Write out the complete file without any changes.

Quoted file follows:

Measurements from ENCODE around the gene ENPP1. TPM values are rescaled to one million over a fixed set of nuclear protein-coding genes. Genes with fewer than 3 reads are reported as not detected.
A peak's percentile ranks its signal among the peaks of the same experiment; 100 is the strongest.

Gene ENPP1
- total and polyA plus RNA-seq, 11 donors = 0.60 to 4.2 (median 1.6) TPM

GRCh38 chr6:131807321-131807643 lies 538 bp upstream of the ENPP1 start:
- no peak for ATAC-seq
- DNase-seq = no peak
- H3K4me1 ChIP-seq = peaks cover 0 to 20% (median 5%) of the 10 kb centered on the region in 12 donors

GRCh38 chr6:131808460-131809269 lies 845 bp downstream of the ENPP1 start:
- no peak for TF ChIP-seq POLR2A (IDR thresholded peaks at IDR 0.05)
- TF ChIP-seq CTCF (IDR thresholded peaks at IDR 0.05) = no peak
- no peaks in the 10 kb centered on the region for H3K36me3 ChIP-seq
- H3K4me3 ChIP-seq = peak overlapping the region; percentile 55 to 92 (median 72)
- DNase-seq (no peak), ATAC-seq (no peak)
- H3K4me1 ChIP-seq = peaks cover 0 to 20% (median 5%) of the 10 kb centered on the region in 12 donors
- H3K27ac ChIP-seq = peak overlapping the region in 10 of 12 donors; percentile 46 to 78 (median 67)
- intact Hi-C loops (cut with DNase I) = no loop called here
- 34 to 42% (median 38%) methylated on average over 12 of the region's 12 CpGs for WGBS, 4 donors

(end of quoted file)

Measurements from ENCODE around the gene ENPP1. TPM values are rescaled to one million over a fixed set of nuclear protein-coding genes. Genes with fewer than 3 reads are reported as not detected.
A peak's percentile ranks its signal among the peaks of the same experiment; 100 is the strongest.

Gene ENPP1
- total and polyA plus RNA-seq, 11 donors = 0.60 to 4.2 (median 1.6) TPM

GRCh38 chr6:131807321-131807643 lies 538 bp upstream of the ENPP1 start:
- no peak for ATAC-seq
- DNase-seq = no peak
- H3K4me1 ChIP-seq = peaks cover 0 to 20% (median 5%) of the 10 kb centered on the region in 12 donors

GRCh38 chr6:131808460-131809269 lies 845 bp downstream of the ENPP1 start:
- no peak for TF ChIP-seq POLR2A (IDR thresholded peaks at IDR 0.05)
- TF ChIP-seq CTCF (IDR thresholded peaks at IDR 0.05) = no peak
- no peaks in the 10 kb centered on the region for H3K36me3 ChIP-seq
- H3K4me3 ChIP-seq = peak overlapping the region; percentile 55 to 92 (median 72)
- DNase-seq (no peak), ATAC-seq (no peak)
- H3K4me1 ChIP-seq = peaks cover 0 to 20% (median 5%) of the 10 kb centered on the region in 12 donors
- H3K27ac ChIP-seq = peak overlapping the region in 10 of 12 donors; percentile 46 to 78 (median 67)
- intact Hi-C loops (cut with DNase I) = no loop called here
- 34 to 42% (median 38%) methylated on average over 12 of the region's 12 CpGs for WGBS, 4 donors